The key to a good marriage: giving each other enough slack to make mistakes. You can either pull and create this volatile environment, or you can push in the same direction. Life can be hard, so it’s good to create a relationship where you’re on each other’s team 100% of the time.
[My number one priority is] our marriage and family. This is nonnegotiable. No one else in the world can raise our babies, and no one can better love and support my wife. No matter how successful I may have been at priorities two through a hundred in my life, if at the end of the day I didn’t get number one right, I’ve failed.
Don’t get caught up in the job-title mentality. If you’re the low man on the totem pole, then you may put yourself in that box rather than think of ways to go above and beyond. On the other hand, if you’re a head honcho with a big title, you’re more likely to settle in and get comfortable.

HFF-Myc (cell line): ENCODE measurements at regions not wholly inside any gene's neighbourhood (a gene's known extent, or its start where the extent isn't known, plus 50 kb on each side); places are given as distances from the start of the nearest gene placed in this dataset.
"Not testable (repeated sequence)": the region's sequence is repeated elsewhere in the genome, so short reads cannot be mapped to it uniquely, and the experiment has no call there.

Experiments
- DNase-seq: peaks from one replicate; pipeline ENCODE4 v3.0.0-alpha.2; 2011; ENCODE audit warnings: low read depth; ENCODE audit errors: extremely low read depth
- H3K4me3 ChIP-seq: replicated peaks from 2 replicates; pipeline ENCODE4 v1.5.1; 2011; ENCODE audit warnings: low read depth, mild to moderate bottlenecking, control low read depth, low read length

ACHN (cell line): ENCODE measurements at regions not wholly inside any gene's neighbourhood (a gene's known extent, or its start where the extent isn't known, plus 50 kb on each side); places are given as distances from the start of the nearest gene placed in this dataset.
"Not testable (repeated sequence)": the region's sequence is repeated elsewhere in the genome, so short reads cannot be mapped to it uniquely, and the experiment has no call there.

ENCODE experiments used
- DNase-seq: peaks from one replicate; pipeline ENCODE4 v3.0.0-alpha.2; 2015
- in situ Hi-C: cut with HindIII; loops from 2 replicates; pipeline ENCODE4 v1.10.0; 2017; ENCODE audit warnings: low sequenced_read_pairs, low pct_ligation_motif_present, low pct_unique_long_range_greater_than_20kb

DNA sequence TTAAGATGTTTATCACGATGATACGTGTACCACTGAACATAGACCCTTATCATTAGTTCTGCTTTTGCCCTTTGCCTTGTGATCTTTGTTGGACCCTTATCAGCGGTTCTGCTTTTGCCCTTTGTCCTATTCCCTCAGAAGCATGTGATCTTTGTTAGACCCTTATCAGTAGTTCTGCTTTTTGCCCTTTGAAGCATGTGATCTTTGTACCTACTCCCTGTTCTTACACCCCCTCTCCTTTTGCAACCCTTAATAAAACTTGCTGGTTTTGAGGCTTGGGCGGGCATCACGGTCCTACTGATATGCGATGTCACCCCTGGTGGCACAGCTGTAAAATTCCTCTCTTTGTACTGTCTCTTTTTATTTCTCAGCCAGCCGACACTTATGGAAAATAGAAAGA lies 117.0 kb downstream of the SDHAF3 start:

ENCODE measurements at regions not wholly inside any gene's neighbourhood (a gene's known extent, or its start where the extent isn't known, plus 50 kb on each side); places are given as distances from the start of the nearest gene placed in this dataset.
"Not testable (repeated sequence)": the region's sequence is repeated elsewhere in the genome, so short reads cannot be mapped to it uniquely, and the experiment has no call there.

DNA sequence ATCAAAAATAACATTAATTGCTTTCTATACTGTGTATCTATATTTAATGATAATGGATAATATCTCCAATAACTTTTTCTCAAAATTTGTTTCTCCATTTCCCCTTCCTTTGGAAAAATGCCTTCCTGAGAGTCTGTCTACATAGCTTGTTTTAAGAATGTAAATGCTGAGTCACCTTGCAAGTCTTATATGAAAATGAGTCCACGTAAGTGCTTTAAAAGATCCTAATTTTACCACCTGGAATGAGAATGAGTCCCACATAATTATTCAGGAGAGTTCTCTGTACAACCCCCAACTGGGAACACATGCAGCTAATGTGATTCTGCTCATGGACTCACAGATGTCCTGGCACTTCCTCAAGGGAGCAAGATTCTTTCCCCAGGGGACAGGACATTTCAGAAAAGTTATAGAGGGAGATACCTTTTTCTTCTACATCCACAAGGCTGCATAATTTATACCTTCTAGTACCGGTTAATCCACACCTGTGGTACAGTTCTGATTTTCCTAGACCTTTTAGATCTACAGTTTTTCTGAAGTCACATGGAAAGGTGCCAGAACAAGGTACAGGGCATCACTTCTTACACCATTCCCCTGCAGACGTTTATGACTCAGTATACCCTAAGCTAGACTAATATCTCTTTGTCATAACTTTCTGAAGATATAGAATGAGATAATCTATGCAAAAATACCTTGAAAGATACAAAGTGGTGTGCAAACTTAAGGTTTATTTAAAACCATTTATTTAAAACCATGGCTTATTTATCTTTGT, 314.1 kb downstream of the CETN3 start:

Never becoming complacent with your position is the best way to make yourself invaluble to whoever you work for. (My note: Also very Andy Frisella.)
If you are sticking out a job because of fear of passivity, there’s nothing heroic about that. Do work that matters to you. Most people are somewhere in the middle. Chip doesn’t enjoy every aspect of Magnolia or doing Fixer Upper. But he is passionate about some of the work.
While a job is a task that you do for an agreed-upon price, work is something you do for a bigger purpose to fulfill a calling or a dream. It feels like play.
He gets up at 4 AM to feed the animals and tend to his farm. He says that it would be wiser, from a time management standpoint, to hire a farm crew so he could get more sleep, but he said when he starts his morning out there he’s more productive for the rest of the day. “No texts or e-mails or phone calls or meetings. I have those two hours to myself.”